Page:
Apple and Google’s market share in operating systems, app stores and web browsers is too great in the United Kingdom. That’s what the national market authority implies following a new investigation.
“A vice-like grip over mobile devices”, says the Competition and Markets Authority (CMA) about the position of the tech giants. Earlier this year, the authority launched an investigation into the influence of Apple and Google on UK markets for operating systems, app stores and web browsers. The results underline that the organizations dominate.
Every smartphone runs on Apple’s iOS or Google’s Android. 95 percent of all smartphone apps were downloaded from the App Store or Play Store. 90 percent of browser traffic ran through Safari and Chrome.
“Anyone who buys a mobile device essentially enters either Apple’s or Google’s ecosystem up in Apple’s or Google’s ecosystem. As a result, Apple and Google are able to control how online content is provided to users”, states a spokesperson for the CMA. The authority finds it worrying. It states that residents of the United Kingdom could be at risk of unfairly high prices for phones and apps. Space for innovations from other providers is lacking.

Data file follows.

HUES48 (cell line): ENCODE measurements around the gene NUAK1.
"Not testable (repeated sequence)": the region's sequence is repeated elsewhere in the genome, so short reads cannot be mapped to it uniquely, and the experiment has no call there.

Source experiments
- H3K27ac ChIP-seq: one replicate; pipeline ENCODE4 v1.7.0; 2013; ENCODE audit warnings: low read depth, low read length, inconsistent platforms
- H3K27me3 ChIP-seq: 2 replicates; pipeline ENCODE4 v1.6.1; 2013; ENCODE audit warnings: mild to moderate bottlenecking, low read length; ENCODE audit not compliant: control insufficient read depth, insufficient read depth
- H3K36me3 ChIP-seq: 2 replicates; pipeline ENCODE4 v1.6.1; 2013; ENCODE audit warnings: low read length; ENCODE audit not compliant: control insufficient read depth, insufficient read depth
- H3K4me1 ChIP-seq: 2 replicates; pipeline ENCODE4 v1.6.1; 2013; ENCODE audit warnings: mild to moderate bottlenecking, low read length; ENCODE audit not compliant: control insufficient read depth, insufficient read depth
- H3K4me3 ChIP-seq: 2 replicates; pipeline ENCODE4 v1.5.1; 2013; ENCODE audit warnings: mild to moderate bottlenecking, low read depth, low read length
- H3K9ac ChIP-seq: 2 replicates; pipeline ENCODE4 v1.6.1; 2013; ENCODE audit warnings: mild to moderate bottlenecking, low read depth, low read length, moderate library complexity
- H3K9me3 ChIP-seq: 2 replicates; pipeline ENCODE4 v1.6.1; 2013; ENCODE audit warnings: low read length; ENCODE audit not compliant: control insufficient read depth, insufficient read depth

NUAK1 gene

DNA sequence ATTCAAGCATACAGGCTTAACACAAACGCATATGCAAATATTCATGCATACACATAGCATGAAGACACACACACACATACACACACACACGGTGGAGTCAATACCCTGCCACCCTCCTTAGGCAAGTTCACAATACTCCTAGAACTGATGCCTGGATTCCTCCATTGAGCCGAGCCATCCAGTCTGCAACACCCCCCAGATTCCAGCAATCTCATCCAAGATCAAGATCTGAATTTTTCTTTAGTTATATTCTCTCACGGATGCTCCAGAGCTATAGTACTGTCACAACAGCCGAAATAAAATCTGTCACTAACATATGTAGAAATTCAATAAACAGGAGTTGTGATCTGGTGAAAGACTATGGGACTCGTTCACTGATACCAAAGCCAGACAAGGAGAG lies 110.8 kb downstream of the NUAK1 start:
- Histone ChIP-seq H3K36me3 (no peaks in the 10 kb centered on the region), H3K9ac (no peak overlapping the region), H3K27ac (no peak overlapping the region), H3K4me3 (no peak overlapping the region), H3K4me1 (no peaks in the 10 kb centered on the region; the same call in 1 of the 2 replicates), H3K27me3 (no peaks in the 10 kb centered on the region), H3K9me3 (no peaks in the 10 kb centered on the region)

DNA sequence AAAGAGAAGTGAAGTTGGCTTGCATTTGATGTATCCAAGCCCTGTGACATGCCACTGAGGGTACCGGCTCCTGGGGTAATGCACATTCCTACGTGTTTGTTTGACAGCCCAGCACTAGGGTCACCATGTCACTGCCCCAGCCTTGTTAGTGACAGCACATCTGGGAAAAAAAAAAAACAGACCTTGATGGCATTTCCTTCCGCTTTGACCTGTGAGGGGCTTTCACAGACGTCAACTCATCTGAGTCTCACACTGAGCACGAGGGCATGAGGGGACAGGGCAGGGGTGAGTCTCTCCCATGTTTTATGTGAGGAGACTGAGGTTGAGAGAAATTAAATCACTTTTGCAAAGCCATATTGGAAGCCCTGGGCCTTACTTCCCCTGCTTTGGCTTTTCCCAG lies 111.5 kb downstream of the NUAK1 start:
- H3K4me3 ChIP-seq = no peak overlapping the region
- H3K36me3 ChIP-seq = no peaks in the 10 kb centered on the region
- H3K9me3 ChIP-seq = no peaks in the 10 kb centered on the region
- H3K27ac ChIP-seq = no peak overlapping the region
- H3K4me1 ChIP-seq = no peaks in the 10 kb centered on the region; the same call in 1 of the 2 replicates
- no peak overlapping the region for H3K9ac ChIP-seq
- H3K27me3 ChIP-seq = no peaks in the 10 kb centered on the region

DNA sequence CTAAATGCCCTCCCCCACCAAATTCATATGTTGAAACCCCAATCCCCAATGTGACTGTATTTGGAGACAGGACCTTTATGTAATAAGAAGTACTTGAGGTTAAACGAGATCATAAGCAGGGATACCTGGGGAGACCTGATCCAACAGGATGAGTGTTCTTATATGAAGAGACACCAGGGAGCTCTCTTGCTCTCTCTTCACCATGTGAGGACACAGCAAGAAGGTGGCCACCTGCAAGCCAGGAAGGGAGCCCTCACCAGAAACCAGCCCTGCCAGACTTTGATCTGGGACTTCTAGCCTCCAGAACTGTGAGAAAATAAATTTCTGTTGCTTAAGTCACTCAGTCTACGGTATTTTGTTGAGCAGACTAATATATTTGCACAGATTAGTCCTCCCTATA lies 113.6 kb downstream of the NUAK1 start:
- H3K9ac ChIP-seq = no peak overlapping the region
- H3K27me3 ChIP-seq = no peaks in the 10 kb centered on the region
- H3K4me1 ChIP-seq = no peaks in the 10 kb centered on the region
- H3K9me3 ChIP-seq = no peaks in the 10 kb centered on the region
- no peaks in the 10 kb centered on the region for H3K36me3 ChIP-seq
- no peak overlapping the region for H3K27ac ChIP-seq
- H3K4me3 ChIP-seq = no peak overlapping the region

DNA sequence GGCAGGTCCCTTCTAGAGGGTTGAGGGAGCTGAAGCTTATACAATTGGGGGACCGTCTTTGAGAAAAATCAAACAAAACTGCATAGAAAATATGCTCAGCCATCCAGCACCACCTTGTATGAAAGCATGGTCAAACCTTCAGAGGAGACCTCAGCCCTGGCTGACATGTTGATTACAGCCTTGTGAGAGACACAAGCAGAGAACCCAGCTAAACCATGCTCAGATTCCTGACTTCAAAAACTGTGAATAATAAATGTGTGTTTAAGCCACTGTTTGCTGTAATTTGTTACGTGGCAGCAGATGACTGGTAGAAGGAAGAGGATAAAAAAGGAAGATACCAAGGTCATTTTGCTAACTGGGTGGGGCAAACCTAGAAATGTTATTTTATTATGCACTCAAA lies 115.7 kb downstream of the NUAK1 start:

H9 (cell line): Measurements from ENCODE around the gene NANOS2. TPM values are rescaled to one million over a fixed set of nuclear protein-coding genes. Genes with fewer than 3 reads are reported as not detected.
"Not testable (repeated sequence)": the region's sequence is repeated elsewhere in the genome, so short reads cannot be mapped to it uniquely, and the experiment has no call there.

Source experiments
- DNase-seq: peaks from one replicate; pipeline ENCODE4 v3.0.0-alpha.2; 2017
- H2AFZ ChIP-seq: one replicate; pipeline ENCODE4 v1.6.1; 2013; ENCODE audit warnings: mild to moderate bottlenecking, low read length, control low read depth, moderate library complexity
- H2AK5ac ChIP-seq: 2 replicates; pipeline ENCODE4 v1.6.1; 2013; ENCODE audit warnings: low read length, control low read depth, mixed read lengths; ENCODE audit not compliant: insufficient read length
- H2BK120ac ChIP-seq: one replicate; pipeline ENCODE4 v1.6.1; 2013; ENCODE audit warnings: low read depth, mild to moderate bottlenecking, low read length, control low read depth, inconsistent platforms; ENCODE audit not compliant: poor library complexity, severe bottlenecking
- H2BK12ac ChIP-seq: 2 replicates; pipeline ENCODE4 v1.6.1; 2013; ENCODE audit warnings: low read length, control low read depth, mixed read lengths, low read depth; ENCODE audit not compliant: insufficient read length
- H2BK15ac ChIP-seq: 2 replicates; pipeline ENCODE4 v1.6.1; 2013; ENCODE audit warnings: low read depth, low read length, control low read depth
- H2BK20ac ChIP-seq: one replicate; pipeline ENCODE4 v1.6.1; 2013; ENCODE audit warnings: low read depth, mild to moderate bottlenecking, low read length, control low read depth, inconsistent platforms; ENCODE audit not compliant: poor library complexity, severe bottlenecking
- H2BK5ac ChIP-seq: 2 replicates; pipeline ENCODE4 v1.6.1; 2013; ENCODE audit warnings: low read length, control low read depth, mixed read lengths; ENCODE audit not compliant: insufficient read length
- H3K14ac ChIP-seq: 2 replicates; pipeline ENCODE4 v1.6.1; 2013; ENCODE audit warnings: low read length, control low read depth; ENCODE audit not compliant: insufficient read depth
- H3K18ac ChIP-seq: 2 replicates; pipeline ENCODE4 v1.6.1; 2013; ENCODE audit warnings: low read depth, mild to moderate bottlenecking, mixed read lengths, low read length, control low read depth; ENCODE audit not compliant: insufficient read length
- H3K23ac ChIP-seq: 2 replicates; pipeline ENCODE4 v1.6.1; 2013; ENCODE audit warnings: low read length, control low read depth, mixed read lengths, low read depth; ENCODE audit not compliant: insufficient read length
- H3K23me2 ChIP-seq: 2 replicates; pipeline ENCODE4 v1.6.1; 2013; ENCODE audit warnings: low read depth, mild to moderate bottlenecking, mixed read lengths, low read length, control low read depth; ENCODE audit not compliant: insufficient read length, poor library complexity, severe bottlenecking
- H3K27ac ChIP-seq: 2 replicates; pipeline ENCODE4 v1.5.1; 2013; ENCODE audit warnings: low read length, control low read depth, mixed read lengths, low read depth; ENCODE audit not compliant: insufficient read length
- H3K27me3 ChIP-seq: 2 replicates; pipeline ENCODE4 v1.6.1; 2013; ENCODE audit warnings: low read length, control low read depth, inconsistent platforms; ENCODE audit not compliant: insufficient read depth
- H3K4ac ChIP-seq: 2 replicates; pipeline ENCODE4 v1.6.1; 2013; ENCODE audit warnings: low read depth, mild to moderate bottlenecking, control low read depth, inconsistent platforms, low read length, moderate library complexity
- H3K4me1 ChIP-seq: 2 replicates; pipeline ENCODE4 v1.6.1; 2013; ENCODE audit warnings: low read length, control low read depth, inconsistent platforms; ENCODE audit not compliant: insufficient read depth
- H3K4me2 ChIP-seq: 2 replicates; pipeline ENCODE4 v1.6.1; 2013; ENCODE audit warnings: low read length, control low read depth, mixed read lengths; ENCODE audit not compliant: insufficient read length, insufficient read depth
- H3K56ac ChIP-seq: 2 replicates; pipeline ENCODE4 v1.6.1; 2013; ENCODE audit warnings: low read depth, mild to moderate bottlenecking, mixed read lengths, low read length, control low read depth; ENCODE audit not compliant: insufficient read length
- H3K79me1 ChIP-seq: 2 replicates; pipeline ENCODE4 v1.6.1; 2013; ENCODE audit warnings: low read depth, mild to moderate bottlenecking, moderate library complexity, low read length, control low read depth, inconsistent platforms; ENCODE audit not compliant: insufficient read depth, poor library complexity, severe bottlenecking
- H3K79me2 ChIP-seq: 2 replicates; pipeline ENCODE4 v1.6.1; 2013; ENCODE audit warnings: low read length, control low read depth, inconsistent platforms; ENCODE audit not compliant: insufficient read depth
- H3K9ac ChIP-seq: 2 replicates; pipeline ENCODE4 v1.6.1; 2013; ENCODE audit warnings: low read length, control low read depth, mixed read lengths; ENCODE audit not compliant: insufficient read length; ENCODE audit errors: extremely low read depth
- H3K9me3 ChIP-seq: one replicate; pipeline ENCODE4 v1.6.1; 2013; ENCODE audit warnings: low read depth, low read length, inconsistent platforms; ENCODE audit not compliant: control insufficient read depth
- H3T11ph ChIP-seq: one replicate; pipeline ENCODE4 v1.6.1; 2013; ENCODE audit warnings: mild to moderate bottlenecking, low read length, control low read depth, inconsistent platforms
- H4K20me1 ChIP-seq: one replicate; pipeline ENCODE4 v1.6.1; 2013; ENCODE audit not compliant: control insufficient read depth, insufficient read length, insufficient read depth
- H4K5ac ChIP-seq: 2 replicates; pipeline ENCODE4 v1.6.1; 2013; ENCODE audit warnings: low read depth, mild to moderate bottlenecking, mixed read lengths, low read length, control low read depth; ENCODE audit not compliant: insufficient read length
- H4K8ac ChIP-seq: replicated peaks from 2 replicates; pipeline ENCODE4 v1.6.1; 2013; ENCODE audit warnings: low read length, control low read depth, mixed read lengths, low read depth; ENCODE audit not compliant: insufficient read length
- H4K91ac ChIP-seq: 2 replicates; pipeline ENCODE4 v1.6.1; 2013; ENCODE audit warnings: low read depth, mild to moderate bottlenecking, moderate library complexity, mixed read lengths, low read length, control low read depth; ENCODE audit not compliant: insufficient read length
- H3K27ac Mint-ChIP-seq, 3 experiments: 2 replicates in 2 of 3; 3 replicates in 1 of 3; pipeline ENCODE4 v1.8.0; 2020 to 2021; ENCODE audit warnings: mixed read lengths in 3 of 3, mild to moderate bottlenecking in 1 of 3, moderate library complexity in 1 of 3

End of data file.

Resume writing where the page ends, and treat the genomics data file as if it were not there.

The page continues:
While the investigation influences UK policymakers and governors, its direct impact is limited. The CMA has the right to impose sanctions on companies and individuals that violate competition laws. Apple and Google are not in violation. Thus, the CMA is hoping to broaden the criteria for infringement.
The perfect platform, the authority says, is a bill currently in consideration by the British government. If the government accredits this bill, the CMA receives the ability to move certain technology companies to a new legal category. Through the category, it becomes possible to direct certain business activities with new laws. The CMA is crystal clear on its intention to place Google and Apple in the proposed category. From there, its advice can be expressed in regulation.
Google and Apple could be legally obliged to facilitate the transition from iOS to Android (and vice versa). The CMA also recommends that organizations be required to facilitate the installation of apps outside the App Store and Play Store. In addition, Google and Apple may be forced to offer more payment options and browsers.
‘May’ is the keyword. As long as the bill remains a proposal, Google and Apple will proceed as usual. Only time will tell if the UK government increases its influence in the market. For now, recent events underscore nothing more than growing attention to the issue.
Tip: EU countries hope to find common ground to limit powers of tech giants